Changes in atmospheric conditions expected.
The UK will not reach EU targets for reducing air pollution, according to Mike Pilling, chair of the government’s Department for Environment Food and Rural Affairs (Defra) air quality group.
Pilling, an atmospheric chemist at the University of Leeds and director of the Distributed Institute for Atmospheric Composition (Diac), part of the Nerc Centres for Atmospheric Science, highlighted the problems faced by the country at this year’s British Association for the Advancement of Science’s Festival of Science held in Exeter, UK. Ozone levels in the troposphere are too high, and the same is true for NO and particulates, he says.
In the UK heatwave of 2003, notes Pilling, there were an estimated 700 fatalities attributed to altered air quality. The climatic conditions were also linked to the emission of isoprene, which reacts very quickly with NOx to form ozone. This isoprene is released from broad leaved trees when temperatures soar above 30?C, and is part of a change in atmospheric chemistry that Pilling predicts will occur over the next 60 or 70 years . ’This occurs all the time in the US where they have lots of vegetation and high temperatures, but it’s not normally as substantial in the UK as it was last year’, Pilling told Chemistry World.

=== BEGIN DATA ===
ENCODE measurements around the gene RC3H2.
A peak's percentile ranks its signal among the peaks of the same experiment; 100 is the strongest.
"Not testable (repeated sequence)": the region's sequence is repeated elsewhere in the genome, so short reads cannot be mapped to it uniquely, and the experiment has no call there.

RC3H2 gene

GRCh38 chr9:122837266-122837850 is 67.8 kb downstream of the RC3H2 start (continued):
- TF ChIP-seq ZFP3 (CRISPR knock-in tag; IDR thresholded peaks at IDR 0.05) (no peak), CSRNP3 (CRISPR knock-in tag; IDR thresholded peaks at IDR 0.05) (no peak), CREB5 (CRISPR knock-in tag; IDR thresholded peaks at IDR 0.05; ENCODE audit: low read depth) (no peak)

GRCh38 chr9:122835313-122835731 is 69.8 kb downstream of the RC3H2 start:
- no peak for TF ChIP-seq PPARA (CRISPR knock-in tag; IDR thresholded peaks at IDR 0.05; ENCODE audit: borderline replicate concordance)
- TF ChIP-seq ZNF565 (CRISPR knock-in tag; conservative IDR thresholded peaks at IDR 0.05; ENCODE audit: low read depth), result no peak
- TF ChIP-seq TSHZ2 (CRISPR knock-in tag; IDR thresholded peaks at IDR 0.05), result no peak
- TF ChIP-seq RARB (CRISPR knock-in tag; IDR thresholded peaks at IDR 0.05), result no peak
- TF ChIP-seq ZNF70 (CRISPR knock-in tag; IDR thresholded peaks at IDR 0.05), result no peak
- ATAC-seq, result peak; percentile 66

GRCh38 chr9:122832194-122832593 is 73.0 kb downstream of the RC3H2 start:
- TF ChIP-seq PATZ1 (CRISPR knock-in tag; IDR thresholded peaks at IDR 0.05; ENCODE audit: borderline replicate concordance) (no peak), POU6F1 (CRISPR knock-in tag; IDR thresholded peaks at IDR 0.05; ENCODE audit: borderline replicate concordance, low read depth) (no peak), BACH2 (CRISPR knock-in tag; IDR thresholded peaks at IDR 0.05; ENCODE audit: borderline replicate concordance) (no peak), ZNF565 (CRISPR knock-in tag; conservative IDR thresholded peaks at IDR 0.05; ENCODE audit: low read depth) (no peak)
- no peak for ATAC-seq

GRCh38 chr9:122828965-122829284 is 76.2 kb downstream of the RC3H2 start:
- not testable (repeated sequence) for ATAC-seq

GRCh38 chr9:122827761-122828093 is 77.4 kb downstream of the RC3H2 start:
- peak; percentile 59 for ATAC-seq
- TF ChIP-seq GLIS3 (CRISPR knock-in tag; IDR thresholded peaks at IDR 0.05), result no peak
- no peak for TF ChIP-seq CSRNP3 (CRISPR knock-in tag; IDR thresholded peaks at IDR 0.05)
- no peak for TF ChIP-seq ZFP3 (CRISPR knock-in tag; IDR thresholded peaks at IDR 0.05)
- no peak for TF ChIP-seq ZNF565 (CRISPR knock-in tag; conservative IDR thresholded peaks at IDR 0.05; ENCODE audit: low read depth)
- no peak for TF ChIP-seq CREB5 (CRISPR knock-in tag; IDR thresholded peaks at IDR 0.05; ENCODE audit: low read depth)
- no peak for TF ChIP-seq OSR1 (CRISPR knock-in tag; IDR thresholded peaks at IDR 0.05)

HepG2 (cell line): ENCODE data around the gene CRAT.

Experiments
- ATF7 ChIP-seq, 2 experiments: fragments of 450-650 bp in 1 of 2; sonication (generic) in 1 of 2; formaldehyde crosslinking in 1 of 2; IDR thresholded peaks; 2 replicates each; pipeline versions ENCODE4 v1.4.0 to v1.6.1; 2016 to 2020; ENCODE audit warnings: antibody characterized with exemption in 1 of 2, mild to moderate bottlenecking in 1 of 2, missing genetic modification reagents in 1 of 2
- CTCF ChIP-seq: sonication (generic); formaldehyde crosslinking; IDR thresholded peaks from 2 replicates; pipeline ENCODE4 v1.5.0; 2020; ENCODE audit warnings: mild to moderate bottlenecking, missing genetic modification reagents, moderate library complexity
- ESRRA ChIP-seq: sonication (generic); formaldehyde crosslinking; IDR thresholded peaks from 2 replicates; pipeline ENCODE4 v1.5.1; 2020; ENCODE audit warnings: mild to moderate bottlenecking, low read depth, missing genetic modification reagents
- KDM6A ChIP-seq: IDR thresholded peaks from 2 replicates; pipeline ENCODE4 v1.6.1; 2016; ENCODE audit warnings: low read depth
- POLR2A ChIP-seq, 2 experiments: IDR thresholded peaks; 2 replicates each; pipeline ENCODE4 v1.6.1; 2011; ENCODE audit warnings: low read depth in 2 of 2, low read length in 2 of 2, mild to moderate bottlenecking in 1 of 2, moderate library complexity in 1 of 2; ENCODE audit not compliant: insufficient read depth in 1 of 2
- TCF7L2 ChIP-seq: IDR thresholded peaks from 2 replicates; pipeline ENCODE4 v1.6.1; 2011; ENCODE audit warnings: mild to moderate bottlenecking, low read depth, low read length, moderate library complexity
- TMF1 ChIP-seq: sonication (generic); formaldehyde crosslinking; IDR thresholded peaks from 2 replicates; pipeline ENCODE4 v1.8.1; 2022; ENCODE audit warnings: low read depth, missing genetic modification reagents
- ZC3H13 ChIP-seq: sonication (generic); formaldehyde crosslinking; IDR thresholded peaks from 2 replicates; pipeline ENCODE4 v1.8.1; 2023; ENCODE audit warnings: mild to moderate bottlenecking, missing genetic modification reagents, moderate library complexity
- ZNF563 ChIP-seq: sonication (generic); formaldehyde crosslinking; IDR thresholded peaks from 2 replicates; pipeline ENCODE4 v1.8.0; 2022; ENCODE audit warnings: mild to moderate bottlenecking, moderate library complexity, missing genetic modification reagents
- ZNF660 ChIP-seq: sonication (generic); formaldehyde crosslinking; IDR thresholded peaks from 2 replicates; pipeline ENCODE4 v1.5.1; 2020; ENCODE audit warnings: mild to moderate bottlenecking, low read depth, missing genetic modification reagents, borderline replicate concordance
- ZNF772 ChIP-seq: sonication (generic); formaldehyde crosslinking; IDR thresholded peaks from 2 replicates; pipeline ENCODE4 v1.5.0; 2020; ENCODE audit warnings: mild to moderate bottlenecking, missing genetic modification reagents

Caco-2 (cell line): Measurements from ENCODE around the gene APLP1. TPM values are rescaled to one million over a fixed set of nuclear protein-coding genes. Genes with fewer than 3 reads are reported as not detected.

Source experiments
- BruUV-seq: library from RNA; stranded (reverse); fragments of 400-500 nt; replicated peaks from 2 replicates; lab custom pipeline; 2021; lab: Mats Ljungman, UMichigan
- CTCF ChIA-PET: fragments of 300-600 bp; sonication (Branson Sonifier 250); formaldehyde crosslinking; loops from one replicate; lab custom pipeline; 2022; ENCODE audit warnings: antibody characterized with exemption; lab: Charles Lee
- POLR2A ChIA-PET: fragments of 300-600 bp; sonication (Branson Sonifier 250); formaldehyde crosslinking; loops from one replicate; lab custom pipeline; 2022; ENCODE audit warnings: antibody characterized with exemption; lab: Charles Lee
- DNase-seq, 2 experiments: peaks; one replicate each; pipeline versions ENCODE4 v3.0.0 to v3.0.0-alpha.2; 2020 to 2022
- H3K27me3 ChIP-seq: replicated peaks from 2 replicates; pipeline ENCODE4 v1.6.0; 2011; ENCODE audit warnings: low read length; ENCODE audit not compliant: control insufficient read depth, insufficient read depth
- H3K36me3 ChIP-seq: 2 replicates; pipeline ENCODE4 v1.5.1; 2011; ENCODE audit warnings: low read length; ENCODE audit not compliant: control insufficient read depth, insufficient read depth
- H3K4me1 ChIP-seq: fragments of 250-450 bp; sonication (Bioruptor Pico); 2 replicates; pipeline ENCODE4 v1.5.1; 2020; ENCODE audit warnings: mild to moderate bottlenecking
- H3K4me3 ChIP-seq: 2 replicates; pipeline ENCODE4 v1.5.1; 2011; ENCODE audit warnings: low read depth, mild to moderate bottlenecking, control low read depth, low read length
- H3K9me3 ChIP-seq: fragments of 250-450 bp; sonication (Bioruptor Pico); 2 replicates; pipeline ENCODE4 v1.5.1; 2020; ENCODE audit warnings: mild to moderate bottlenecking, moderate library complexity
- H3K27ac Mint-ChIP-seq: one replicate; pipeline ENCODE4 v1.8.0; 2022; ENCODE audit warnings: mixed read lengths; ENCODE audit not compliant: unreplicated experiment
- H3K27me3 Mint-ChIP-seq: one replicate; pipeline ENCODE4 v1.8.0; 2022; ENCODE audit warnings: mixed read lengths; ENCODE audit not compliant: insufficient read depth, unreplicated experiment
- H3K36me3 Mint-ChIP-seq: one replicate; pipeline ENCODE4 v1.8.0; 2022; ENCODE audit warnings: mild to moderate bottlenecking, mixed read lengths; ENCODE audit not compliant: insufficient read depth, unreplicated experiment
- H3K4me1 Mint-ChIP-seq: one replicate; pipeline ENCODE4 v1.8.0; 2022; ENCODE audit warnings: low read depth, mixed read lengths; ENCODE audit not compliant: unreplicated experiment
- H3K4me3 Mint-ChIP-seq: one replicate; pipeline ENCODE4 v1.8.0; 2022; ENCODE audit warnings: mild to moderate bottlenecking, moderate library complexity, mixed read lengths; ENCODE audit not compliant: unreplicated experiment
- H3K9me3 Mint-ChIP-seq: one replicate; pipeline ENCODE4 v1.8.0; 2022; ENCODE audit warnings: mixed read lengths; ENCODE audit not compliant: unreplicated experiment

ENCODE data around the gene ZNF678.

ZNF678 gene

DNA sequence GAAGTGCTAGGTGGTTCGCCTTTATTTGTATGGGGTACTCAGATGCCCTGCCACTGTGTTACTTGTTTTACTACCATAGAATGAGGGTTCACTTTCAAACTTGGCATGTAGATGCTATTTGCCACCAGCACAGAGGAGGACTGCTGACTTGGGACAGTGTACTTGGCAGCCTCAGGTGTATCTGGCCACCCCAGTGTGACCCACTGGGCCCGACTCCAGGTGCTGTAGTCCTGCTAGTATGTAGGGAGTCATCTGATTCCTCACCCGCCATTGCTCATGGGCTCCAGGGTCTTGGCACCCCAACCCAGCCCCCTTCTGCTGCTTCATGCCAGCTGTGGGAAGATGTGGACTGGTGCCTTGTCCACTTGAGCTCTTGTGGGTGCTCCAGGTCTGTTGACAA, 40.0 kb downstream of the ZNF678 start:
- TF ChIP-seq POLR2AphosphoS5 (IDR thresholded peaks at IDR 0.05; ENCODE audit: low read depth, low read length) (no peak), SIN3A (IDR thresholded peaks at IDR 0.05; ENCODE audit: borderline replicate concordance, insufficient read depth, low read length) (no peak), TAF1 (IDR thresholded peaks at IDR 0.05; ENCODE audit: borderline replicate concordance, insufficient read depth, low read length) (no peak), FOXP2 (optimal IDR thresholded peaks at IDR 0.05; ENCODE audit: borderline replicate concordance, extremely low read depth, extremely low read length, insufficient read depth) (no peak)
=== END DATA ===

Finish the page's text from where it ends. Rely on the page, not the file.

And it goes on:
In turn, this will be accompanied by stratospheric cooling, he adds, ’that will influence chemical reactions and lead to an increase in ozone [in the stratosphere], which is a good thing’. So, extra ozone in the troposphere (nearest to earth): bad; ozone in the stratosphere: good. However, some ozone from the stratosphere is brought down into the troposphere: bad.
As for NO and particulates, Pilling concedes that levels are falling. ’Air quality is undoubtedly improving, but we’re not going to meet the [EU] objectives,’ he said. ’Human health is undoubtedly going to suffer.’ Particulates being measured at the moment are in the 10 ?m diameter range, but as particle size decreases, the detrimental effect on human health increases. Targets for particulates of about 2.5 ?m diameter have not been set.
Pilling is involved in policy formulation, with his responsibilities at Defra and Diac, and is impressed that Defra is focused on improving air quality and ’committed to trying to meet the objectives that have been set on health grounds’. But he has to reconcile this with his day-job as a research chemist. ’We’re trying empirically to predict what the [NO, particulates and ozone] concentrations will be. It’s a very complex problem. If you’re going to develop policy you can’t wait for the ultimate answer . as a university scientist I feel that one of the things we’ve got to do is understand what’s going on so that in the longer term we can build models that will help to understand what we need to do in order to improve air quality and to ameliorate climate change.’
Responsibility for reducing emissions lies with both industry and the UK population as a whole. ’There’s got to be a balance between the cost [of developing measures to address pollution and emissions] and the air quality that we want to have’, concluded Pilling. ’We obviously can’t have zero emissions because it would cost too much’.
Katharine Sanderson/Exeter, UK